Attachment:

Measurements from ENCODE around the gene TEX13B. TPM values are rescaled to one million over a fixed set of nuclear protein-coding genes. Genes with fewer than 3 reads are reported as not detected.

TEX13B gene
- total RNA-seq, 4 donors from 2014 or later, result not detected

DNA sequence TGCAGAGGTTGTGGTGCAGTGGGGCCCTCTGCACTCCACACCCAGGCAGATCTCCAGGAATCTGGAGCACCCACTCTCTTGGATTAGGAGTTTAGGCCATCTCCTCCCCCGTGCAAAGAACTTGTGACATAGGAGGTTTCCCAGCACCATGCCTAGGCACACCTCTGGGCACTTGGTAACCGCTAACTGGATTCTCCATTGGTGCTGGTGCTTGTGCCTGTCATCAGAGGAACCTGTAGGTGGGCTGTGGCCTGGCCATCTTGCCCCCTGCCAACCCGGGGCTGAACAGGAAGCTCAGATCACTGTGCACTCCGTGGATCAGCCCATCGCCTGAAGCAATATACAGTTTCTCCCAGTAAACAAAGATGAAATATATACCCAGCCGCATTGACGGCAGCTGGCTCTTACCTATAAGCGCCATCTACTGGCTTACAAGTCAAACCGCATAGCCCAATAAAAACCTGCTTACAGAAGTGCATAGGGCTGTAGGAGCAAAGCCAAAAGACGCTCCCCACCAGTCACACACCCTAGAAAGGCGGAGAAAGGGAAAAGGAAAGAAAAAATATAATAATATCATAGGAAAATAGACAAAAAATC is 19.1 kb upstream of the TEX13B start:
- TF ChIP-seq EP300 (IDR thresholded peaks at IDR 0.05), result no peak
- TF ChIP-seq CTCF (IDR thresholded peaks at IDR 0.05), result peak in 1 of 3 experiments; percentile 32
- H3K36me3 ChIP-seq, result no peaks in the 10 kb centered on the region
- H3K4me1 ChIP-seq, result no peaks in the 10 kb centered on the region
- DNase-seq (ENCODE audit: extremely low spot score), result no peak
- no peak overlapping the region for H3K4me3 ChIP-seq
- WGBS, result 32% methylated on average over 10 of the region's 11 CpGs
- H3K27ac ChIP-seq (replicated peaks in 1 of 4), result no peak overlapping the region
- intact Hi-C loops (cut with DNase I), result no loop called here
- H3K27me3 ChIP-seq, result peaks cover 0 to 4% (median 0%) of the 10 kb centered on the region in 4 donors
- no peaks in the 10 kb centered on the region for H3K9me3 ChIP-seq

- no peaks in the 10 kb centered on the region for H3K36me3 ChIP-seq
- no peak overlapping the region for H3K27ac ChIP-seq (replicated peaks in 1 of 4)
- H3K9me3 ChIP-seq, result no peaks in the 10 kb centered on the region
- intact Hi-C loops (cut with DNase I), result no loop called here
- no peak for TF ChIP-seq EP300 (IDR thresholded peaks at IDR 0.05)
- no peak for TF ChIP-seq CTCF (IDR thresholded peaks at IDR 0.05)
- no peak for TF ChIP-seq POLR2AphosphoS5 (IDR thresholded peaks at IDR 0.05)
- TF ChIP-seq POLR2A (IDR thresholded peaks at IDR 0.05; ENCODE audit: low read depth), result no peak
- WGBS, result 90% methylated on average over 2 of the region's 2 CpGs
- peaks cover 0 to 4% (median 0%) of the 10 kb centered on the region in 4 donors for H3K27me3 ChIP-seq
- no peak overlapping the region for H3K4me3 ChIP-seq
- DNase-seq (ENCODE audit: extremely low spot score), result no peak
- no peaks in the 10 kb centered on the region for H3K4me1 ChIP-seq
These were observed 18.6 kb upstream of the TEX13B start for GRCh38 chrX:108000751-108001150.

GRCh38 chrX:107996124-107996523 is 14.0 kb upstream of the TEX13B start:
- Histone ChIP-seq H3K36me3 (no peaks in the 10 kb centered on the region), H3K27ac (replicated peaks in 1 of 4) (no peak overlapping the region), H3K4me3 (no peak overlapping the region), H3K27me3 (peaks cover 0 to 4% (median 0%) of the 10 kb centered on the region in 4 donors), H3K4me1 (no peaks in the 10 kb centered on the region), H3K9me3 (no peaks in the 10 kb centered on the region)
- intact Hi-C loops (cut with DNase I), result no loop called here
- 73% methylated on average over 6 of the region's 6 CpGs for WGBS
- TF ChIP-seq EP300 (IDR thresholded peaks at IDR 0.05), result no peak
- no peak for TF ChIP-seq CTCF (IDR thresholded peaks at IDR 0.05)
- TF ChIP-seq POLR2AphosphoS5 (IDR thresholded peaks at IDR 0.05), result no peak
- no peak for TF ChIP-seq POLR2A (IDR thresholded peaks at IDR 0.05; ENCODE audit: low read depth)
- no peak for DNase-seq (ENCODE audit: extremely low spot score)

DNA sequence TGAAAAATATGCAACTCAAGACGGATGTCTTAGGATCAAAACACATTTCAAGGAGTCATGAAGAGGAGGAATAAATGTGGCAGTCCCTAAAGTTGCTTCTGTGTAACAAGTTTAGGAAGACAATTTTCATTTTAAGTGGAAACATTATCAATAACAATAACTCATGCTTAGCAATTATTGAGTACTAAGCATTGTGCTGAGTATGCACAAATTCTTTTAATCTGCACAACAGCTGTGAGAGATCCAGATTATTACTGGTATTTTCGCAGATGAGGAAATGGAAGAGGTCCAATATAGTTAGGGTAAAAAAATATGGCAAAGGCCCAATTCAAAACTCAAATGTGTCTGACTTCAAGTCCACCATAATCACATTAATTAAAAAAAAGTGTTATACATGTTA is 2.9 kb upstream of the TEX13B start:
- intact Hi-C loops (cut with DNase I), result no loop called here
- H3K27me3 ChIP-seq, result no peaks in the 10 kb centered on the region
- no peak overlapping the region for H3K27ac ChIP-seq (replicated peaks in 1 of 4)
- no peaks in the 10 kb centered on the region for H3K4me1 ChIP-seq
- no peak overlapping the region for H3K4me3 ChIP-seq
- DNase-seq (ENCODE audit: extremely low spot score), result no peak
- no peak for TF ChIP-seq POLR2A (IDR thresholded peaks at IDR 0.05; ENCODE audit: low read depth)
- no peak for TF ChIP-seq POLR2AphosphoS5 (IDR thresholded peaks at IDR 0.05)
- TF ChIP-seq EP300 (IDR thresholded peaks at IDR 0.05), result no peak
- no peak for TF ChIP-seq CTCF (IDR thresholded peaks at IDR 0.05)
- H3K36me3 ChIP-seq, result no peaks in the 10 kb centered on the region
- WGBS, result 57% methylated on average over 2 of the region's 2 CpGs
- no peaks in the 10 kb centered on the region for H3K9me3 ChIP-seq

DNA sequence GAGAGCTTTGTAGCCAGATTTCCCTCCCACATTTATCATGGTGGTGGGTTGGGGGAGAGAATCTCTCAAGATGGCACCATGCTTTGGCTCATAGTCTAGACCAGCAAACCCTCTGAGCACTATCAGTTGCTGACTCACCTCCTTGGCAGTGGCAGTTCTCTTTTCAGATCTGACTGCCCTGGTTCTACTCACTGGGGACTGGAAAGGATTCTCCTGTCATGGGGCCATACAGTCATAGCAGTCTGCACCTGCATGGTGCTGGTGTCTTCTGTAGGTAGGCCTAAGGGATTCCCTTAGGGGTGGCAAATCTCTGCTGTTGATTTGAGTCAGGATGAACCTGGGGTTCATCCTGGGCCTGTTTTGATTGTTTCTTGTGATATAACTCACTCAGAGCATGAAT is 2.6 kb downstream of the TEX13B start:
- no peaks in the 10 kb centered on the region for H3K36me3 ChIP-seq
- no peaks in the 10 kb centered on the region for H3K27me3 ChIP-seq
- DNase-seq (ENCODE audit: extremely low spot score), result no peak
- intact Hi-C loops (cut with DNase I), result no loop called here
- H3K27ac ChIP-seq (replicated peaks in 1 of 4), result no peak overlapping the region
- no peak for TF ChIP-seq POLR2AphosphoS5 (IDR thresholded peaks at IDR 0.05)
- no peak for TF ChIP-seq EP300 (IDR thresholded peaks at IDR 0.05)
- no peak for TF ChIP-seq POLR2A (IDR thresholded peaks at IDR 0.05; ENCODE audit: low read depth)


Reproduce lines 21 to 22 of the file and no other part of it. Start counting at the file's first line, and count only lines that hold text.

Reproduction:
- no peak for TF ChIP-seq CTCF (IDR thresholded peaks at IDR 0.05)
- no peak for TF ChIP-seq POLR2AphosphoS5 (IDR thresholded peaks at IDR 0.05)